by Alexis Sanchez
Originally published on June 1, 2017
This past week it was announced that Henry Zaga, from 13 Reasons Why, was cast as Roberto da Costa aka Sunspot in the New Mutants movie. Some have celebrated the casting because Henry Zaga is Brazilian like Sunspot. If Sunspot was a white Brazilian than maybe Henry Zaga would have been perfect, but he’s not. Instead, Sunspot is one of the few Afro-Latinx heroes in the Marvel Universe dating back to his first appearance in 1982.
The New Mutants first appeared in Marvel’s Graphic Novel #4 in 1982 and were created by Chris Claremont and Bob McLeod. The original team members were Wolfsbane, Cannonball, Karma, Mirage, and Sunspot. Like the original X-men book, New Mutants, would focus on these teenagers as they learn to control their powers and fight villains like the Hellfire Club.
Roberto da Costa aka Sunspot is an Afro-Brazilian mutant whose powers are the ability to absorb solar power and transform it into physical strength and energy. He can also take a solar form which turns him all black, to better absorb solar energy, and gives him the ability to shoot concussive blasts and fly.
Sunspot’s powers first manifested during a soccer game where a rival team member hurled racial insults at him calling Roberto a “halfbreed”. This was due to the fact that Roberto’s father, Emmanuel da Costa, is Afro-Brazilian and his mother, Nina da Costa, is a white Brazilian.
Henry Zaga, a white Brazilian actor, being cast to play Roberto da Costa is whitewashing pure and simple. Sunspot’s Afro-Brazilian identity is directly tied to his very origin and the manifestation of his mutant powers. To deny his race is to deny who he is as a mutant,superhero, and as a person; the son of a black man and white woman.
Unlike other heroes whose racial identity isn’t crucial to who they are as a hero, Sunspot’s is. This alone is reason enough to keep Roberto Afro-Brazilian, but it’s even more important when you look at the erasure of Afro-Latinxs in the media. The erasure of Afro-Latinxs in the United States and Latin America is evident when Gina Torres, an Afro-Cuban actress, isn’t cast to play Latinxs in movies or tv shows although she is Latinx. It is evident when you look at telenovelas where white Latinxs are portrayed as rich and well educated while Afro-Latinxs are shown as lower class or are nonexistent. When mothers tell their daughters to marry white men to “mejorar la raza” or better the race. When black hair is called “pelo malo” or bad hair. It’s seen when Afro-Latinxs are questioned on their latinidad and have to prove themselves to be considered Latinx.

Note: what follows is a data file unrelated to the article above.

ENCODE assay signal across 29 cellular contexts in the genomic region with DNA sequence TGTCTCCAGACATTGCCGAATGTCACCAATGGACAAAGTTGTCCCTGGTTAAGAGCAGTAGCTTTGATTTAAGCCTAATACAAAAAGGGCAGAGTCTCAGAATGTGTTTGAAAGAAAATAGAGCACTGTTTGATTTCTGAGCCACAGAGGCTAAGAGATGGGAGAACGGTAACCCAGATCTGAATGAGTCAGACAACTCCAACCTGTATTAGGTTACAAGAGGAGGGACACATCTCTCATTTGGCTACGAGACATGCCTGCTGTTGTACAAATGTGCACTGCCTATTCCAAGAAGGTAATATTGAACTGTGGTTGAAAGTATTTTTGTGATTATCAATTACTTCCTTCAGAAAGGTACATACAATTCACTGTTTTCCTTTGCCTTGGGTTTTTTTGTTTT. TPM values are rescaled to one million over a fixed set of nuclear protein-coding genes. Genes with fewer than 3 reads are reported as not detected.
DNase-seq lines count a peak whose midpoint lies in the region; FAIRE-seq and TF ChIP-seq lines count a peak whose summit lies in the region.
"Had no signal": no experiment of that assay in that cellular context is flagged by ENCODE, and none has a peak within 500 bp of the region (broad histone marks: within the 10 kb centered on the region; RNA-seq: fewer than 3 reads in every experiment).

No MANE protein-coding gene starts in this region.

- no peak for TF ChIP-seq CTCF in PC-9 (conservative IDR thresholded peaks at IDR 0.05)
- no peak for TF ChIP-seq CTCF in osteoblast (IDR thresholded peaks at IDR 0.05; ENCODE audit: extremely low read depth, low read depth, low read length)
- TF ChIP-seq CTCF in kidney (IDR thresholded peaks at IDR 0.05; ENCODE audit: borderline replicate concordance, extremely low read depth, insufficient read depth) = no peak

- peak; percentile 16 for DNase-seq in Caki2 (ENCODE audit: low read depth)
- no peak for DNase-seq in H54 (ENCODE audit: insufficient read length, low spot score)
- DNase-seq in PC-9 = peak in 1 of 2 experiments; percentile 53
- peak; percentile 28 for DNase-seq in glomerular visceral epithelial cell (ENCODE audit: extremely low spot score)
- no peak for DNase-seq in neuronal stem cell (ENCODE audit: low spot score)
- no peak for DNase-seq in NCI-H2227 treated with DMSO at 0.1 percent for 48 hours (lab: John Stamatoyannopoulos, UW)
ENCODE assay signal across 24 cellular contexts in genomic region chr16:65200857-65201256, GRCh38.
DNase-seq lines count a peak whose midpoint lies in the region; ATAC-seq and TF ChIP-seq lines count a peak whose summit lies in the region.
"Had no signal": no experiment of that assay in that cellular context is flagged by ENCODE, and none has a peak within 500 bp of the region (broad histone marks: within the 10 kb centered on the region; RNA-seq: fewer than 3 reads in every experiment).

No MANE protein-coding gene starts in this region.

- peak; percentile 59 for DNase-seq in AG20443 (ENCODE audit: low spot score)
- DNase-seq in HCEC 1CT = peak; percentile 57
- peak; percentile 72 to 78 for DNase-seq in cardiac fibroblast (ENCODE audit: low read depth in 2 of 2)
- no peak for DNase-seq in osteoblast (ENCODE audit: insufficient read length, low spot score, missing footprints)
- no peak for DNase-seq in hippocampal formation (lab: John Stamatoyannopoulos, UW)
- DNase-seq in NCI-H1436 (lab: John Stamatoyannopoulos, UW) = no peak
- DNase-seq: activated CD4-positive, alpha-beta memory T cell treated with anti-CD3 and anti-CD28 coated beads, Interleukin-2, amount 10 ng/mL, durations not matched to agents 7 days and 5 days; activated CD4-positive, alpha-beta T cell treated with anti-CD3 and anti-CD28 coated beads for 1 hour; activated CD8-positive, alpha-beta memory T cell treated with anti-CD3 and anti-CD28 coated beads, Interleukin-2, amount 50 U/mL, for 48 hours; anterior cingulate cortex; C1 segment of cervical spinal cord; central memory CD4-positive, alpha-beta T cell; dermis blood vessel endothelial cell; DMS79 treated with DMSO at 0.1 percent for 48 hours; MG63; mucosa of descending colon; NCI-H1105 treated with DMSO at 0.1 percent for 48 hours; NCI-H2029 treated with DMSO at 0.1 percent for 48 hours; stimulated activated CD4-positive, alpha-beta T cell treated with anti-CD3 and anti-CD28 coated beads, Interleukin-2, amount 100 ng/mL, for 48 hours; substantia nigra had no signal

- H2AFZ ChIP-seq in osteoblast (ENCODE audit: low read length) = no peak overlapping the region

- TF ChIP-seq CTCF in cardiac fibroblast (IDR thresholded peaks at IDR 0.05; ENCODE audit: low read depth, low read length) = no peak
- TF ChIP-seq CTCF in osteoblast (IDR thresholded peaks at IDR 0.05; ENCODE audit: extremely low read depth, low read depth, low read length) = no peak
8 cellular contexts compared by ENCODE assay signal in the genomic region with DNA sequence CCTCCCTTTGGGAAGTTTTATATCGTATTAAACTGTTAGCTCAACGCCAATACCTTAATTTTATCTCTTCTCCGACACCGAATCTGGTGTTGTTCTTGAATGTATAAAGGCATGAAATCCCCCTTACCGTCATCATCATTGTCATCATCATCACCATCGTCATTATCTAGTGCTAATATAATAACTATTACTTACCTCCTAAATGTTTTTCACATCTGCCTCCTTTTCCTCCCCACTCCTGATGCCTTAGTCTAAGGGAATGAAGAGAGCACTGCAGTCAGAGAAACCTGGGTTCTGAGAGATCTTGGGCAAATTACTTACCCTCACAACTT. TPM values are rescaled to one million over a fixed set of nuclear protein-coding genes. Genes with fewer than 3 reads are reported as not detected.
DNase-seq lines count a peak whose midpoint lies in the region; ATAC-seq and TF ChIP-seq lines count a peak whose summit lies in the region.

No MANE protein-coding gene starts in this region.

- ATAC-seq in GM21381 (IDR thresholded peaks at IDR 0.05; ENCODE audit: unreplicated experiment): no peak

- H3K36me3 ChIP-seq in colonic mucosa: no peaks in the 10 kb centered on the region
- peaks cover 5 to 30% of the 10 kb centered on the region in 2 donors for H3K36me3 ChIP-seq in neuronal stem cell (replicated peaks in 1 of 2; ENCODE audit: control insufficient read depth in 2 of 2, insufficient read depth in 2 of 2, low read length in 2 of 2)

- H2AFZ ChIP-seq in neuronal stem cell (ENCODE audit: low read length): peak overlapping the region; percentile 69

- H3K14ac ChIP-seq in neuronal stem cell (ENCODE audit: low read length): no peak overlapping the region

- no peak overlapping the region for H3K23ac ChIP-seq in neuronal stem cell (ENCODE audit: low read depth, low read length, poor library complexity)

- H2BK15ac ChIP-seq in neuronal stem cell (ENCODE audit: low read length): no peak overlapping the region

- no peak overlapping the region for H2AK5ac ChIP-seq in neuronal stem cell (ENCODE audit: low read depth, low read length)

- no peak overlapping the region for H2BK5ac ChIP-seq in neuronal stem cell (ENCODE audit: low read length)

The racism and anti-black attitude that Afro-Latinxs face is deeply rooted in history and the belief that being Latinx is being of Indigenous and European descent. While at the same time ignoring the history of slavery and the African influence on Latin America. Even class status during colonialism was based on a person’s parentage; with the more European you were, the higher up you were in the casta or caste system. This also meant that the lighter a person’s skin color the more European they were assumed to be. Although today we do not call people Criollos, Zambos, or Mulatos, people still follow that same caste system.
Latin American countries are just now recognizing their Afro-Latinx populations. It was only in 2016 when Mexico announced that they would add “black” to the 2020 census which as of now counts for approximately 1.38 million Mexicans. Brazil, in particular, has a strong Afro-Latinx population with those that identify as being of exclusively African descent at 7.6% or 15 million, and 48% who identify as mixed race or being both of African and European descent. This is due to Brazil being the country to import the most slaves between the 16th and 19th century. Brazil imported nearly 5 million slaves and was the last country to abolish slavery in 1888.
By casting Henry Zaga, Fox and Josh Boone are sending the message that a black man, an Afro-Brazilian man, was not good enough to be a superhero. The message that to be a hero they needed to change Sunspot’s history and make him white. Sunspot’s origin, with his powers being a response to the racial violence he faces, will no longer have the same impact, if they include it at all. Instead, Roberto will have the privilege afforded to him not only by his father’s wealth, but also by his skin color. Being both black and white no longer matters because he doesn’t look black and would no longer face the same racism as seen in the comics. Fox had the opportunity to give Afro-Latinxs the representation they deserve. A group that is hardly represented in Latinx media and even less so in the United States. Instead of taking this opportunity Fox has opted to take away that representation.
Now, Sunspot will be just another white billionaire who becomes a hero.